Investigating Processes of Nanocrystal Formation and Transformation via Liquid Cell TEM
2014, Nielsen, Michael H., Li, Dongsheng, Zhang, Hengzhong, Aloni, Shaul, Han, T. Yong-Jin, Frandsen, Cathrine, Seto, Jong, Banfield, Jillian F., Cölfen, Helmut, De Yoreo, James J.
Recent ex situ observations of crystallization in both natural and synthetic systems indicate that the classical models of nucleation and growth are inaccurate. However, in situ observations that can provide direct evidence for alternative models have been lacking due to the limited temporal and spatial resolution of experimental techniques that can observe dynamic processes in a bulk solution. Here we report results from liquid cell transmission electron microscopy studies of nucleation and growth of Au, CaCO3, and iron oxide nanoparticles. We show how these in situ data can be used to obtain direct evidence for the mechanisms underlying nanoparticle crystallization as well as dynamic information that provide constraints on important energetic parameters not available through ex situ methods.
Formation of Aragonitic Layered Structures from Kaolinite and Amorphous Calcium Carbonate Precursors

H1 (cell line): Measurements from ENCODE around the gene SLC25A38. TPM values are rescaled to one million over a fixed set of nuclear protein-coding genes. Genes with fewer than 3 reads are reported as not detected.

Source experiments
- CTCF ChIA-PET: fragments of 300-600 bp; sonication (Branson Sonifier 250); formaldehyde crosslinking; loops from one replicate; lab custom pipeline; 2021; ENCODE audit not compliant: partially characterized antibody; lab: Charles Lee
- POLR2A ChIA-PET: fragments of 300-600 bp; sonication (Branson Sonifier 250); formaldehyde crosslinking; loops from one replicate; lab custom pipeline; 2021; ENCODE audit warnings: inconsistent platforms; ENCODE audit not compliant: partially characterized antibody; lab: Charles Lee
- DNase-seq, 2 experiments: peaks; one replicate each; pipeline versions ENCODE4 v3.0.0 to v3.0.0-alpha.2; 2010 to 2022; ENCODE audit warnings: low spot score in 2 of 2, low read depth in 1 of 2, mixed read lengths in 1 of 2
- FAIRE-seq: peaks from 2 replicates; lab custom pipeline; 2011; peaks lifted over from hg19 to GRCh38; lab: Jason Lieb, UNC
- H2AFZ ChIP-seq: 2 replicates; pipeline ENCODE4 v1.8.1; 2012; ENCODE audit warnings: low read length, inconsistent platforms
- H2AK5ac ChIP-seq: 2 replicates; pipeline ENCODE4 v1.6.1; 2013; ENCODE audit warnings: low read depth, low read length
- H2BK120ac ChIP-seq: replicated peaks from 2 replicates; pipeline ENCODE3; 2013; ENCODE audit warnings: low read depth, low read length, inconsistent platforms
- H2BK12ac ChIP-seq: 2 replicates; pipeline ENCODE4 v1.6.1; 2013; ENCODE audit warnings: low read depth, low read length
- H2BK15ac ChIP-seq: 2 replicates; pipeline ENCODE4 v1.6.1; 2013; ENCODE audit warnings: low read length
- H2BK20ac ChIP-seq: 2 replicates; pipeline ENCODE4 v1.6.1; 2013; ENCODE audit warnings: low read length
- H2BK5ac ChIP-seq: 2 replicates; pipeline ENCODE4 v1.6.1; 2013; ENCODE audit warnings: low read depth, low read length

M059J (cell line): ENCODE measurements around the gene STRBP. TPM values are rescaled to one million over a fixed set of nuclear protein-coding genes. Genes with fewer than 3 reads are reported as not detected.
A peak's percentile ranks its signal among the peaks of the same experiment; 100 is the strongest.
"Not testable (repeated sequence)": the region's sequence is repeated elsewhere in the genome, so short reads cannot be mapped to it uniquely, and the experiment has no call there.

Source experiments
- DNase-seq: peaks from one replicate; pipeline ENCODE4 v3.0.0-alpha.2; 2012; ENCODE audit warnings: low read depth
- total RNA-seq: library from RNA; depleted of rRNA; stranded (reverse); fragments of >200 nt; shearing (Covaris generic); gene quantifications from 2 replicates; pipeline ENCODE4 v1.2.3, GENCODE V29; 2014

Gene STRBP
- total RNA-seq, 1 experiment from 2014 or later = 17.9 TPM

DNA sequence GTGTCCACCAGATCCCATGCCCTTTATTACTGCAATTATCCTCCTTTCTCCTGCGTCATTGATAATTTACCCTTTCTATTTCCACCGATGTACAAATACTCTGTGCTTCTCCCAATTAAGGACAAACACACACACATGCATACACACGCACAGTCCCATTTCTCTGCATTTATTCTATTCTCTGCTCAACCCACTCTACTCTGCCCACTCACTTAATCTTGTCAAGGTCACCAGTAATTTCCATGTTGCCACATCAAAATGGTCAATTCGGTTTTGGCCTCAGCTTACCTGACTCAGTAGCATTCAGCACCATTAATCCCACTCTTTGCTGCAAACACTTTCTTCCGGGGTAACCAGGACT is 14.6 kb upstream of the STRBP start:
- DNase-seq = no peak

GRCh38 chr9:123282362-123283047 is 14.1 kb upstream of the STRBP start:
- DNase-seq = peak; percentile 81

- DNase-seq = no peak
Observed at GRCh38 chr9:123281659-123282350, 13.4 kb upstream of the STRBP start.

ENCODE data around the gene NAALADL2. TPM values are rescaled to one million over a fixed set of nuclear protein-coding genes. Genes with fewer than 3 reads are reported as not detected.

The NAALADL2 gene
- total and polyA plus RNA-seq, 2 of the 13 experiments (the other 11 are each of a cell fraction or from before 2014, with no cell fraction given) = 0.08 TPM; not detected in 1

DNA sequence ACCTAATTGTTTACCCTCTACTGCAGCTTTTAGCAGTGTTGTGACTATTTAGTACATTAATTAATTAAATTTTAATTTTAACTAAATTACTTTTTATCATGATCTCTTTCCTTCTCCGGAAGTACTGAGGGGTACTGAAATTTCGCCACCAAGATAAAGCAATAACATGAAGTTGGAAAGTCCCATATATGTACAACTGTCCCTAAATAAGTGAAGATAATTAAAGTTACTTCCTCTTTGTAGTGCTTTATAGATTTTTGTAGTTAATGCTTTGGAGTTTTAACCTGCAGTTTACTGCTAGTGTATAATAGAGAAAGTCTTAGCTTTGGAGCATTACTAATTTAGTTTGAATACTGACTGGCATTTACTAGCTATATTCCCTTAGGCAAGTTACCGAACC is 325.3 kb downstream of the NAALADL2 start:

2013-06-18, Seto, Jong, Azaı̈s, Thierry, Cölfen, Helmut
Clay materials have been an ever-present accoutrement of modern civilization; improvements to process these materials have quickened their utilization for use in complex multiaxial load-bearing structures. Specifically, with better methods to organize the constituent metal oxide components in clay, the distribution of characteristic nematic and smectic phases can be controlled. In this work, we utilize the interactions of an amorphous calcium carbonate phase with kaolinite to form a complex composite that can be organized into distinct hierarchical structures. We demonstrate that these ACC–kaolinite composites can maintain characteristic long-range-ordered layer-by-layer structures across many length scales, from nano- to millimeter, through convenient and economical processing at room temperature.